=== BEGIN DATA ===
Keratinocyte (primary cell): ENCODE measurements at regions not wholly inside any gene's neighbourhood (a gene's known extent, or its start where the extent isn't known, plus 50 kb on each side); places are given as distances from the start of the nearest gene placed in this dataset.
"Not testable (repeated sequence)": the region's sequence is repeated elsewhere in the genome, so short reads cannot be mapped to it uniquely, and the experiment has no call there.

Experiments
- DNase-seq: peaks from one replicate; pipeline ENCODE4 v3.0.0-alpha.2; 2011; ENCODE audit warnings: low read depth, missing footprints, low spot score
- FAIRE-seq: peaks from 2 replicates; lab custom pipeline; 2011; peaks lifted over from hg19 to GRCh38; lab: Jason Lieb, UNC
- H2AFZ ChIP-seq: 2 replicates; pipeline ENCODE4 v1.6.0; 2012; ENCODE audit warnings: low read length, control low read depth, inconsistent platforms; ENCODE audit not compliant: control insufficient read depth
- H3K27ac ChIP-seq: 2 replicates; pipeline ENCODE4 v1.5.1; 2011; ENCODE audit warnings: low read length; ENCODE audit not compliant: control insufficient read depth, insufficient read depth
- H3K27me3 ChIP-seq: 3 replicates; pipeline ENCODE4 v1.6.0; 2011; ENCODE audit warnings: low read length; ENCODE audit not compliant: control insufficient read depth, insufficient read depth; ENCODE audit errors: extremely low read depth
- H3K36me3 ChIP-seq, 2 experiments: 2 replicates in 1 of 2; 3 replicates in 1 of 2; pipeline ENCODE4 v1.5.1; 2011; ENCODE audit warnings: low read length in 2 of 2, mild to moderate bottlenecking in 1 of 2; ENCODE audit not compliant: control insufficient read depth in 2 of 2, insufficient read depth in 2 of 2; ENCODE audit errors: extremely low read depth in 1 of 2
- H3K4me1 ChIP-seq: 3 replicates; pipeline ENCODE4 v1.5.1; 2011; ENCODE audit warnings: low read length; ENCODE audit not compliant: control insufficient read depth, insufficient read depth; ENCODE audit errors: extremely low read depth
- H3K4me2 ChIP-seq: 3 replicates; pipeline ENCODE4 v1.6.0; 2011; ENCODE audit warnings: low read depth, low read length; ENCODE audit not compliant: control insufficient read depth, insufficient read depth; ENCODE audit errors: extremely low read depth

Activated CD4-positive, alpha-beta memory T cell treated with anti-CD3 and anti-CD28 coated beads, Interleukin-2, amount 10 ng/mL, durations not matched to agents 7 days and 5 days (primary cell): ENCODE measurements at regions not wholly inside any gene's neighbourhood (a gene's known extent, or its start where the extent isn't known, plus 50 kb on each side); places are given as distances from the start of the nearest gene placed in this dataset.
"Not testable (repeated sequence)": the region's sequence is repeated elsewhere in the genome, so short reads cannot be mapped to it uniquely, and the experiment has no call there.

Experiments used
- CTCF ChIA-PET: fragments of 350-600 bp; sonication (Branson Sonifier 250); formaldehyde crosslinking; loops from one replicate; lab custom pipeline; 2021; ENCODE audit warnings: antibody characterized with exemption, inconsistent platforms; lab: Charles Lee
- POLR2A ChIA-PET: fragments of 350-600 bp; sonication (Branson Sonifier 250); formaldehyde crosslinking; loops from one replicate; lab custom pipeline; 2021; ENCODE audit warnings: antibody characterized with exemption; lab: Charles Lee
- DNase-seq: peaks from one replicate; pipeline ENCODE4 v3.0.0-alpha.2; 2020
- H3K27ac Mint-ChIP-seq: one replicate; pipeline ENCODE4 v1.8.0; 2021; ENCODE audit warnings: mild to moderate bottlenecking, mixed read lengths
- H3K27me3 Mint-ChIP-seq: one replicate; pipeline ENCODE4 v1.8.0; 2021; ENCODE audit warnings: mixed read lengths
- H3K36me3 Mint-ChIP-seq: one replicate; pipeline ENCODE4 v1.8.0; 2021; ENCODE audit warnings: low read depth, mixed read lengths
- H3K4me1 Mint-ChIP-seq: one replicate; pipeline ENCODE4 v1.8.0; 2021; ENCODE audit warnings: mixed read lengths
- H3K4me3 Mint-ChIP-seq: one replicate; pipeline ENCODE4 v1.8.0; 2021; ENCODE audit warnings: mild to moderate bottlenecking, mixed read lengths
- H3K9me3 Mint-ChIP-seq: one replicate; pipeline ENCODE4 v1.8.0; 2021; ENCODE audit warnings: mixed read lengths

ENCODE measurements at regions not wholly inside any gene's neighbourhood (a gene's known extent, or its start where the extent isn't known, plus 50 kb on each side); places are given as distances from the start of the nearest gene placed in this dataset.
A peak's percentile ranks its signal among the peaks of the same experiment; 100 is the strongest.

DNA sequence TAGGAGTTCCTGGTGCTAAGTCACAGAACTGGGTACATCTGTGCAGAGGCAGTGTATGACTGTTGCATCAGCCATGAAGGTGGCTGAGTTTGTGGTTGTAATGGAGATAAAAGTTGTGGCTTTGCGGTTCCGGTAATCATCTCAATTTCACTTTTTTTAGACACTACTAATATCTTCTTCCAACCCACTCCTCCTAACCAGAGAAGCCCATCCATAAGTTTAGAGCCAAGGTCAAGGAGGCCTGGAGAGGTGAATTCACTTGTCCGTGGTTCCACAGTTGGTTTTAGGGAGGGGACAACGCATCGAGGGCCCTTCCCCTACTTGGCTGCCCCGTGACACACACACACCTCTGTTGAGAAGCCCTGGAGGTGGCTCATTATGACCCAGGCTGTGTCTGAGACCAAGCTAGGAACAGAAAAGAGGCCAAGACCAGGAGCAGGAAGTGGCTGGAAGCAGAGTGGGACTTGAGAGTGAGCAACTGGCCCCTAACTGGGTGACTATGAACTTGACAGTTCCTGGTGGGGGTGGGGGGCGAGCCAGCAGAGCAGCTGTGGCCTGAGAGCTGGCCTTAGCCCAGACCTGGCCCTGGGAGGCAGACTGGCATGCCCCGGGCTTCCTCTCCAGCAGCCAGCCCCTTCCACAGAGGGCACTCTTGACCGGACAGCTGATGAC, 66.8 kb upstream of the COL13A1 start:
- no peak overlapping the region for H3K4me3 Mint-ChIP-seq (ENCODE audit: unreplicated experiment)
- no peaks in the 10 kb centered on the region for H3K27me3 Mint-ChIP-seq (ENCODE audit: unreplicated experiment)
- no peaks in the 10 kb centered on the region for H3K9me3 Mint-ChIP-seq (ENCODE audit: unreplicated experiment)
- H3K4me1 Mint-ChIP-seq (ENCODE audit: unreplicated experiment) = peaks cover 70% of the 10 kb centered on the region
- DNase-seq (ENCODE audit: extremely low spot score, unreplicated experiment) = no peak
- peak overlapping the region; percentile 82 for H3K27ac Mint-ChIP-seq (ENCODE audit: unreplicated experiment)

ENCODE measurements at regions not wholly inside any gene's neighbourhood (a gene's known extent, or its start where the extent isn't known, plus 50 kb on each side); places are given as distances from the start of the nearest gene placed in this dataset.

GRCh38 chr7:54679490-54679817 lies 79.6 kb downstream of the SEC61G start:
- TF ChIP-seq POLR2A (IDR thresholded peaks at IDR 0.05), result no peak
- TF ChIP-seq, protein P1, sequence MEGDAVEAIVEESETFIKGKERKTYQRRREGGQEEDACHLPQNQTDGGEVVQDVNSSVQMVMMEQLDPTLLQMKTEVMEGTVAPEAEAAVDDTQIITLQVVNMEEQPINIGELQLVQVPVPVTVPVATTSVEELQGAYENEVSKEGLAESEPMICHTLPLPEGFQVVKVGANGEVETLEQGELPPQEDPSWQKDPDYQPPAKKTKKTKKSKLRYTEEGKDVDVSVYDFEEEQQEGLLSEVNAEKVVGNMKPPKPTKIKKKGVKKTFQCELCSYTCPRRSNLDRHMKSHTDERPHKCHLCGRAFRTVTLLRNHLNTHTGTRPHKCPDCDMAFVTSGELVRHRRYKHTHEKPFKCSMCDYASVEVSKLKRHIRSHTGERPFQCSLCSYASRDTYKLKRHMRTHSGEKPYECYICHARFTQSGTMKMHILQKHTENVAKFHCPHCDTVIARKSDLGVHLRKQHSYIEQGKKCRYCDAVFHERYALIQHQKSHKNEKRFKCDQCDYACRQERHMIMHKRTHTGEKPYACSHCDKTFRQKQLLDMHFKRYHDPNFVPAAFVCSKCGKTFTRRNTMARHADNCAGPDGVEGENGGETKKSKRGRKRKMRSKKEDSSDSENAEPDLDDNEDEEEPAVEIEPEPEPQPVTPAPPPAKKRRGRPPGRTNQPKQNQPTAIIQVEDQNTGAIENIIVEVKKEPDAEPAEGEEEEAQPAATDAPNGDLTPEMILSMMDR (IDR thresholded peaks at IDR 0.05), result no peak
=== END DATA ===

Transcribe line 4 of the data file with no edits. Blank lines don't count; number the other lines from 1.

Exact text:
- DNase-seq: peaks from one replicate; pipeline ENCODE4 v3.0.0-alpha.2; 2011; ENCODE audit warnings: low read depth, missing footprints, low spot score